Stress fractures account for almost 20% of all sports injuries. Athletic performance depends on strong bones to act as the foundation for movement when undergoing the speed, force and torque required by sport. Beyond the financial cost of treatment and physical pain experienced with such injuries, there is also the lost training time and missed opportunity for competition which can make or break an athlete’s season.

Vitamin D’s most well-known function is to support bone growth, remodeling and density by influencing calcium absorption. For athletes, weaker bones are more susceptible to stress fractures and even full fracture. Optimal vitamin D levels are critical to the proper absorption of calcium so the body can fortify bones and ultimately improve their strength and resilience. 

What the research says: 

- Research has shown that vitamin D levels above 30ng/mL can improve calcium absorption by up to 65%. (full study HERE)

- In college athletes, the rate of recurrent stress fracture was 21.5% and accounted for 20.7% of season-ending injuries (full study HERE). Vitamin D3 supplementation was shown to significantly decrease stress fracture rate in college athletes. (full study HERE)

- In tactical athletes, those with vitamin D levels below 30ng/mL were 3.6 times more likely to develop stress fractures during training than those with sufficient levels. (full study HERE)

4. Improved sleep quality

Quality rest is a top priority for athletes. At a high level, a lack of quality sleep impairs cognition, learning and mental well-being. Physically, it disrupts growth and repair of cells, glucose metabolism and lowers resistance to respiratory infection. Hormonally, deep sleep is where the pituitary gland releases growth hormone, which plays an important role to maintain, build, and repair healthy tissue in the brain and other organs. Growth hormone also plays a critical role in injury recovery and in repairing muscle tissue after exercise. 

Vitamin D receptors have been found in the areas of the brain that control sleep duration and quality. Studies have shown strong links between vitamin D supplementation and improved sleep quality, reduced sleep latency and increased sleep duration. Getting to deeper sleep states is where the brain can truly relax and recover by flushing out metabolic waste and allowing fresh nutrients to replace them so you’re ready to perform the next day.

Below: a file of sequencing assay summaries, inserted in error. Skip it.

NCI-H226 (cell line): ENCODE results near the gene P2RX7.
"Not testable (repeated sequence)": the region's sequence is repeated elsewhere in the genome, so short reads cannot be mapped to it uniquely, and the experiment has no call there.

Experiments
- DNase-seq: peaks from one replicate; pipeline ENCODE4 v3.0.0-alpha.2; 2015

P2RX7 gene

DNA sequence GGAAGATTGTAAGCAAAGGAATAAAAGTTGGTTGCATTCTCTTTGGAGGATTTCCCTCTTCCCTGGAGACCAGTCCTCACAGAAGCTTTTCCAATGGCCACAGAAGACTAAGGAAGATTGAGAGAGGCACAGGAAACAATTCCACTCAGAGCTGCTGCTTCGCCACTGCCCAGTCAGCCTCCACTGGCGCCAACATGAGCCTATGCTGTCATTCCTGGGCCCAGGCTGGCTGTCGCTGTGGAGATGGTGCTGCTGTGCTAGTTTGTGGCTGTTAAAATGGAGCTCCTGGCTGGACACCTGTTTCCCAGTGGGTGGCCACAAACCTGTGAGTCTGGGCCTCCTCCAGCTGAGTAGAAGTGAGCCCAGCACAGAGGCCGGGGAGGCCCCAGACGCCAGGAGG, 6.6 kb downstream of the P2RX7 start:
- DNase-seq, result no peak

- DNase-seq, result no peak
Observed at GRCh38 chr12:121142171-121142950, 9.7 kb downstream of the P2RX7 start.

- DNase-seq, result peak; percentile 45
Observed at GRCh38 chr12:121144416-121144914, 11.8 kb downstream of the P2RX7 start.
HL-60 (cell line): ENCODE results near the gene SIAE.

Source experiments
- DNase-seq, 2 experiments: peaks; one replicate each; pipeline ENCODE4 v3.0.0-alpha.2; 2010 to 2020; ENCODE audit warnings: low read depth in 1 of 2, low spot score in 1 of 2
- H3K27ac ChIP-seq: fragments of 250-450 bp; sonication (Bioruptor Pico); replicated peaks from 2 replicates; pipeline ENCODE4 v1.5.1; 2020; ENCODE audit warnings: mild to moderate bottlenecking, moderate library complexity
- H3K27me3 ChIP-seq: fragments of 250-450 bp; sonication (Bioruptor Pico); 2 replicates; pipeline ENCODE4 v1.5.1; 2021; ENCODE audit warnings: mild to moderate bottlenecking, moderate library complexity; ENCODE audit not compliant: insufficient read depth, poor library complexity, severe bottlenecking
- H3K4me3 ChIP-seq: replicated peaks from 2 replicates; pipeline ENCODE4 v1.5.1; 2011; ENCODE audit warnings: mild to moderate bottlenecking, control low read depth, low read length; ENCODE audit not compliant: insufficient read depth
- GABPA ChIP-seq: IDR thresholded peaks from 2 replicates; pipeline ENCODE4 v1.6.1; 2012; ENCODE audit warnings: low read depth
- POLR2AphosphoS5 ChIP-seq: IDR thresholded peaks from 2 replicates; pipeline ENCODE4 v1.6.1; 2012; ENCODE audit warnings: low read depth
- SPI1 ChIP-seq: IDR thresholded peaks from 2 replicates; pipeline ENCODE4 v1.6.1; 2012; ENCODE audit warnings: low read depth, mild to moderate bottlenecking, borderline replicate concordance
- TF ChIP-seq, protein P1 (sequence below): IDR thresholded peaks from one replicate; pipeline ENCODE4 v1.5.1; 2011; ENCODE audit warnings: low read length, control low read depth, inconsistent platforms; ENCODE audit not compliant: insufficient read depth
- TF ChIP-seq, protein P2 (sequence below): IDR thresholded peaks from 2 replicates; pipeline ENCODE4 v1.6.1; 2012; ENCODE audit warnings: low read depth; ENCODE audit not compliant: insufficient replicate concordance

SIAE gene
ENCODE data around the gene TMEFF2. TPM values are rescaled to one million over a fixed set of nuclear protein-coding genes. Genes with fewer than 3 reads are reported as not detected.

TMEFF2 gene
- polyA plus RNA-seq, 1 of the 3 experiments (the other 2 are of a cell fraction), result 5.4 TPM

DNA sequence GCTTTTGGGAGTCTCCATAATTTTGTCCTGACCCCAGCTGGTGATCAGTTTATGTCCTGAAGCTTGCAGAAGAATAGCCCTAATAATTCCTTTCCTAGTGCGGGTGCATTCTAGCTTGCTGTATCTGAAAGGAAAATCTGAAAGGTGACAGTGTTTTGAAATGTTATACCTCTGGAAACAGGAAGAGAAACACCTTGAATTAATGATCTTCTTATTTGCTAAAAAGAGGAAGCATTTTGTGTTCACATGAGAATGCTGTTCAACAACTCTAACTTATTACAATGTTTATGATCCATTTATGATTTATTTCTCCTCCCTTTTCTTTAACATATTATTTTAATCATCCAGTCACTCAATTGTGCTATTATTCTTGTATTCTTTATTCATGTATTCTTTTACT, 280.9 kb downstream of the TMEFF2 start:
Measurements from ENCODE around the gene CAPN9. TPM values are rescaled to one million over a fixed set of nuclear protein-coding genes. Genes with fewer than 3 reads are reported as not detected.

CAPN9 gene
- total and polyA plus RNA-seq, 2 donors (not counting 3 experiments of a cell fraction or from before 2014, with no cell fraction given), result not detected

What the research says: 

- Studies reporting global sleep quality show that 50–78% of elite athletes experience sleep disturbance and 22–26% suffer highly disturbed sleep. (full study HERE)

- Those with vitamin D deficiency have shown an increase in sleep disorder risk by up to 60%. (full study HERE)

- Vitamin D supplementation has been shown to improve sleep quality, reduce sleep latency, raise sleep duration and improve subjective sleep quality. (full study HERE)

5. Improved immune health

There is some truth to the idea that repeated intense exercise may lead to a “window” of immune system depression, but not in the way you may think. The exercise itself isn’t the cause, but rather inadequate recovery in the form of nutrition and sleep can lower the body’s immune system defense. Traveling for competition and exposure to larger groups at events has also been linked to greater rates of illness. 

Vitamin D plays a key role in supporting immune function, specifically in the lungs where it helps the cell lining defend against pathogens like the flu. It does this by activating immune cells that can both fight the infection as well as moderate the inflammatory response that comes with it. The benefit of higher vitamin D levels is a more efficient response to infection as well as a potential to reduce the severity of symptoms.  

What the research says: 

- Elite athletes were 4.5x more likely to develop an upper respiratory infection than their recreationally trained counterparts during heavy training and competition. (full study HERE)

- A recent meta-analysis found that up to 56% of athletes may have insufficient levels of vitamin D. (full study HERE)

- Observational studies predominantly report significant associations between low vitamin D status and increased risk of both upper and lower respiratory tract infections. (full study HERE